I went into the cinema with an open mind, honestly hoping to naysay the haters. But right from the opening line: “Everyone has an angel”, I knew I was on a sinking ship. The overriding problem with Sucker Punch is that Zac Snyder lets his fanboy instincts take over and submerge what was a promising project in an orgy of cardboard violence, homages and half-complete ideas while completely abandoning any attempt to give us a meaningful narrative, storyline or characters.
The back story is fed to the audience in the first five minutes. Babydoll (Emily Browning) is dragged to a mental asylum by her abusive stepfather after her mother dies, where he pays a bent orderly to ensure she will be given a lobotomy. Our heroine rapidly retreats into a fantasy world – a Prohibition-esque club in which she and the other inmates are exotic dancers trying to escape their pimp. Babydoll uses her mesmerising dancing talent to distract the heavies and various men who possess the items the girls need – a key, map, knife and fire. Each time she performs, she descends to another fantasy layer where she and the girls fight dragons, clockwork Germans and robots in order to obtain the objects.
Sucker Punch does make me sympathise with film financiers who are reluctant to take on original projects, as its originality is the very reason it fails. All Snyder’s previous feature-length directing projects have been adaptations, which have worked because his fanboy faithfulness to the original served him well. Alas, Sucker Punch is not only scripted but invented by Snyder, and the boy needs some creative writing classes. The plot is hopelessly simplistic, the characterization paper-thin and the dialogue agonizing, and as a result the acting is similarly painful, with only Emily Browning emerging with dignity intact.
The most interesting part of the hopelessly simplistic plot is Babydoll’s incarceration in the asylum, yet we spend almost no time there, presumably because there is no excuse for dressing asylum inmates in tiny outfits without overdoing the absurdity. So the film’s majority is set in Babydoll’s dream level one, where the girls can wear minimum amounts of clothing because – ta da! – they’re hookers. I can’t really accuse Snyder of sexism, as the 300 Spartans were perma-naked, but there was tenacious justification for that costume choice (I’m a Spartan; I’m a TOTAL HARD MAN), whereas Sucker Punch feels like a horny teenage boy has been let loose on The Sims. And when will somebody explain to costume designers that girls would never fight in high heels?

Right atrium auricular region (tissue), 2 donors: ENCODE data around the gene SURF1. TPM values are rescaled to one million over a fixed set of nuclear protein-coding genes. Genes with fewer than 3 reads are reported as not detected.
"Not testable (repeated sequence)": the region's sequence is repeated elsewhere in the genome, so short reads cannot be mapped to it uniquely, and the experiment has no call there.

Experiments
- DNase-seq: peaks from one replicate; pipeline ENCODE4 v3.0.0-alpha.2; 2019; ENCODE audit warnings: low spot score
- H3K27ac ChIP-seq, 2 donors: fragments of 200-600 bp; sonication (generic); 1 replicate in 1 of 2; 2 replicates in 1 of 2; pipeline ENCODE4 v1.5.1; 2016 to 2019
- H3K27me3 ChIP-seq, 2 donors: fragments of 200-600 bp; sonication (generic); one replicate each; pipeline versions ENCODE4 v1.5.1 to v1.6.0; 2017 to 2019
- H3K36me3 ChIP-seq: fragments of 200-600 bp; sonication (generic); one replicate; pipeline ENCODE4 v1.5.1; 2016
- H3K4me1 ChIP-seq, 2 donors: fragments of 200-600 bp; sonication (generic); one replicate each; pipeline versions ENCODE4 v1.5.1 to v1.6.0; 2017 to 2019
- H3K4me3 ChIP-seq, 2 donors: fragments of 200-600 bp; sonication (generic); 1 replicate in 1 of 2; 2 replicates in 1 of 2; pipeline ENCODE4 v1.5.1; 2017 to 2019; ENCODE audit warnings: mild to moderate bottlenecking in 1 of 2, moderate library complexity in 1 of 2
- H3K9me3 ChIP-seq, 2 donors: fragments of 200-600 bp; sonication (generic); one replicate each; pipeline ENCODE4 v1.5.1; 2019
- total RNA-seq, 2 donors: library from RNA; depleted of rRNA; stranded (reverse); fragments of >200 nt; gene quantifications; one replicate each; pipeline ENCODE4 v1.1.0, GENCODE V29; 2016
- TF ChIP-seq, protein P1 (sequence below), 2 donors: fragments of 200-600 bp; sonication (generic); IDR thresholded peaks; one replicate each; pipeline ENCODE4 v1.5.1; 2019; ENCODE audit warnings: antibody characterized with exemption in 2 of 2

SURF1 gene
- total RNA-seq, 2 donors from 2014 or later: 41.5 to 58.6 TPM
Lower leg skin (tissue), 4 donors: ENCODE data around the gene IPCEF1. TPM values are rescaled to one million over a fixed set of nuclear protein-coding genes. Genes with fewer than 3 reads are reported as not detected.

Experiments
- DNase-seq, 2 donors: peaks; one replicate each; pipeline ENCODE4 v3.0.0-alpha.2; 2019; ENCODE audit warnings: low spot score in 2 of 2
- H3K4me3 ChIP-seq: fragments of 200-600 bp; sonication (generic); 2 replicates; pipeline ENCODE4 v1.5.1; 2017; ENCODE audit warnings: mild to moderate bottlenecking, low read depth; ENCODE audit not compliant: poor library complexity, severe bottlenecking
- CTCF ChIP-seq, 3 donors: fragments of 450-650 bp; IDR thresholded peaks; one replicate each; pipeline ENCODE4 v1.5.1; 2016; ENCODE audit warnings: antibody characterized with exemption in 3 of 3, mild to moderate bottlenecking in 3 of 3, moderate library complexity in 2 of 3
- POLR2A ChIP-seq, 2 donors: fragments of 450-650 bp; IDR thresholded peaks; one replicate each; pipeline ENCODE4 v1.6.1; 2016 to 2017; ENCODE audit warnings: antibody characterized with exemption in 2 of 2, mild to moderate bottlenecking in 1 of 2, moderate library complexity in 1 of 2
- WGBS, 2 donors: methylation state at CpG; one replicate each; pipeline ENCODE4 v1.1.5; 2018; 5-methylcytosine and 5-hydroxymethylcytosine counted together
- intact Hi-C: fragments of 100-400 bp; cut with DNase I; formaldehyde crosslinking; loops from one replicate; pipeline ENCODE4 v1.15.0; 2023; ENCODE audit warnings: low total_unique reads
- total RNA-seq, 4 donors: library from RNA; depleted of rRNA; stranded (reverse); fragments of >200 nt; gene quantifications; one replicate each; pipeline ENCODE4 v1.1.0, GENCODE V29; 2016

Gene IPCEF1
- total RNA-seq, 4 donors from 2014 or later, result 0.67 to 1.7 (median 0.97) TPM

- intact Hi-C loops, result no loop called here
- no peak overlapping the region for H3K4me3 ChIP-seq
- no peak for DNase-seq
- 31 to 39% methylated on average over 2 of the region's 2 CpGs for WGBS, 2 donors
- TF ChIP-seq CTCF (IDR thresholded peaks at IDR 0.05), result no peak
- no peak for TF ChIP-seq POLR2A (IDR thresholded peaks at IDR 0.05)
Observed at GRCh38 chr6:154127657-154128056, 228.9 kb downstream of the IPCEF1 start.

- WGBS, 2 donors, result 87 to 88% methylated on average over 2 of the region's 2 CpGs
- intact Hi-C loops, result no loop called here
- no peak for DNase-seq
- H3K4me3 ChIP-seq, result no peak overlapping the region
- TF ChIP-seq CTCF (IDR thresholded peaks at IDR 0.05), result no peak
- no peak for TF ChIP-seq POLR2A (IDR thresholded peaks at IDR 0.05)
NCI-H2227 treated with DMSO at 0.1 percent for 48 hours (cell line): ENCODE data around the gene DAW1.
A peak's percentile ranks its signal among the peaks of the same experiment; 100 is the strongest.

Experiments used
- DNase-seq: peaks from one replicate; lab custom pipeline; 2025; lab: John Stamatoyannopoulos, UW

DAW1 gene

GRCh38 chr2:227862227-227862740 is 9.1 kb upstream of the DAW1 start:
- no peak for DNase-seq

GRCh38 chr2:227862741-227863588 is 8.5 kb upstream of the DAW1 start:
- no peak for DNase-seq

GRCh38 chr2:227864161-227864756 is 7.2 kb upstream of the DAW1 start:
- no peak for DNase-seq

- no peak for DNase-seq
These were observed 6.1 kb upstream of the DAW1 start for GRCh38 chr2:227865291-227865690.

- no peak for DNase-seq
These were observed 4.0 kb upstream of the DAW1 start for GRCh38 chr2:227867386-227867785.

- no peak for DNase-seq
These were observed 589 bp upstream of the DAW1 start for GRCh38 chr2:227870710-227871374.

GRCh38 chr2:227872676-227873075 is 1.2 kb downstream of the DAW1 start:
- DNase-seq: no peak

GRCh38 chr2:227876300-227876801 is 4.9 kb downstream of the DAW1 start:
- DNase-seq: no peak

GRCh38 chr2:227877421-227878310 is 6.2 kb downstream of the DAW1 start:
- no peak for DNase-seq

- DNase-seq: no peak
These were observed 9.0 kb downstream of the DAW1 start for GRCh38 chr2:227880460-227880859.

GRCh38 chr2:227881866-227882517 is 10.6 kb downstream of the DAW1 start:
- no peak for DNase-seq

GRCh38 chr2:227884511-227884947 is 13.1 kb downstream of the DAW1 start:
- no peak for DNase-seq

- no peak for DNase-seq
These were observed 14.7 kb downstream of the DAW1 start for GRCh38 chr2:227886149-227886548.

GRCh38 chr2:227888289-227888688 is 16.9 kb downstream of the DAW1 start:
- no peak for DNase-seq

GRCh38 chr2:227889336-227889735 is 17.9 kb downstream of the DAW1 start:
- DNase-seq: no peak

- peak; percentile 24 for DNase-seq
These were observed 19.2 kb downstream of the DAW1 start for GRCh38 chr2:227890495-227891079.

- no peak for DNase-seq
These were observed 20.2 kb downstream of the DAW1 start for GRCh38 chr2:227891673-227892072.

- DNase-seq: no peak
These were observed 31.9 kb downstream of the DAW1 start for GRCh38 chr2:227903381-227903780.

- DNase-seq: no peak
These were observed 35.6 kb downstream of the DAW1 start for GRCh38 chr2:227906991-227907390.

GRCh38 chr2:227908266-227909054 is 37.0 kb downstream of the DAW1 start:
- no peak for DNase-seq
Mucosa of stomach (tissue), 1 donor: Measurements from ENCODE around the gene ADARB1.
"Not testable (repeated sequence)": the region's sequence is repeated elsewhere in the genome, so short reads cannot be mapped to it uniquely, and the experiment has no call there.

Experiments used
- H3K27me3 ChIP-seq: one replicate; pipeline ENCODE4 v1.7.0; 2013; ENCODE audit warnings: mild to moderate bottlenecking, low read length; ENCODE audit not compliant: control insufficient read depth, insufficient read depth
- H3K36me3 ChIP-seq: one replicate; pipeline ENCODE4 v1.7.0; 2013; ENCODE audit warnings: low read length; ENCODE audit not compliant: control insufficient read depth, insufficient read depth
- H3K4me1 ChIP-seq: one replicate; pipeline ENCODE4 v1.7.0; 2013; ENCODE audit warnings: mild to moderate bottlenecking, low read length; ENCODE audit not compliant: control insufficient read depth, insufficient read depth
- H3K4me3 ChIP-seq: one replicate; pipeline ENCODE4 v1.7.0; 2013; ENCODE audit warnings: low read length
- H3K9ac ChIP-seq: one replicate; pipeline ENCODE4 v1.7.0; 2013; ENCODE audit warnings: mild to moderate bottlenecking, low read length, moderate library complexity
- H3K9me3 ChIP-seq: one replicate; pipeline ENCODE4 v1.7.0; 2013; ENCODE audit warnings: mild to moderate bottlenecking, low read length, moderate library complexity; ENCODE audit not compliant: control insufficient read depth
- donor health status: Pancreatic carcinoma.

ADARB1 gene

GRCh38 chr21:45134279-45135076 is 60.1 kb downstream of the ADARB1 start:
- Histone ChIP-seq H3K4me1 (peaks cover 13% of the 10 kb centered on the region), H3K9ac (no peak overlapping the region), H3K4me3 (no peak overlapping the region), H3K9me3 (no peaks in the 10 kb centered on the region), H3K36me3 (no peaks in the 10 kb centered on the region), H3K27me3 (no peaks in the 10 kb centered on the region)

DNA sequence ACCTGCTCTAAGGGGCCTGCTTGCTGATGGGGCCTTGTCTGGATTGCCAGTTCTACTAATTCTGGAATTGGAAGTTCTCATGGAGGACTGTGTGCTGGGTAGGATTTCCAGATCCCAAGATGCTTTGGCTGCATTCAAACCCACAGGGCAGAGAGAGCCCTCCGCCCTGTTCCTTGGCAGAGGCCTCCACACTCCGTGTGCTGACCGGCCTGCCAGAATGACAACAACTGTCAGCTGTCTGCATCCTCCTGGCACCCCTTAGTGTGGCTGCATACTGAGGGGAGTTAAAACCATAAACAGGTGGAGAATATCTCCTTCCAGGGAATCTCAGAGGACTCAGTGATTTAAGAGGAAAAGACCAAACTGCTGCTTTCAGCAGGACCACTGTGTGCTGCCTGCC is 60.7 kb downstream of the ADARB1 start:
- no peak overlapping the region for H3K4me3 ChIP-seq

Zack Snyder’s strengths lie in the visual; anyone who’s seen 300, Watchmen or The Owls of Ga’Hoole can testify to that. And there is an abundance of spectacle to feast on; from the empathetic grey of the asylum to light glimmering off a slow motion-exploding shell, Snyder’s talent for displays of awesome remains intact. However, without decent pacing or storyline, all this show is as much use as the little pig’s house of straw. Then, despite the striking compositions and colour palette, even the fight scenes (Snyder’s usual forte) are a bit weak. He flips between hyper-slow motion and frenetic speed, not giving the action choreography any room to breathe.
On the plus side, the soundtrack is pretty flipping awesome; a series of covers, including The Pixies ‘Where is my Mind?’ and Eurythmics ‘Sweet Dreams’. The film is clearly meant to be a love letter to pop culture, with Snyder’s fantasy layers referencing (among others) manga, steampunk and Lord of the Rings – used to, it has to be said, pretty brilliant effect.
The problem is not that Snyder delves too deep into the absurd or dreamlike – successes like Inception and Pan’s Labyrinth have proved audiences can cope with a few mind tricks. But Sucker Punch never has a solid enough foundation on which to build and so, like a dazzling house of cards, it all falls down.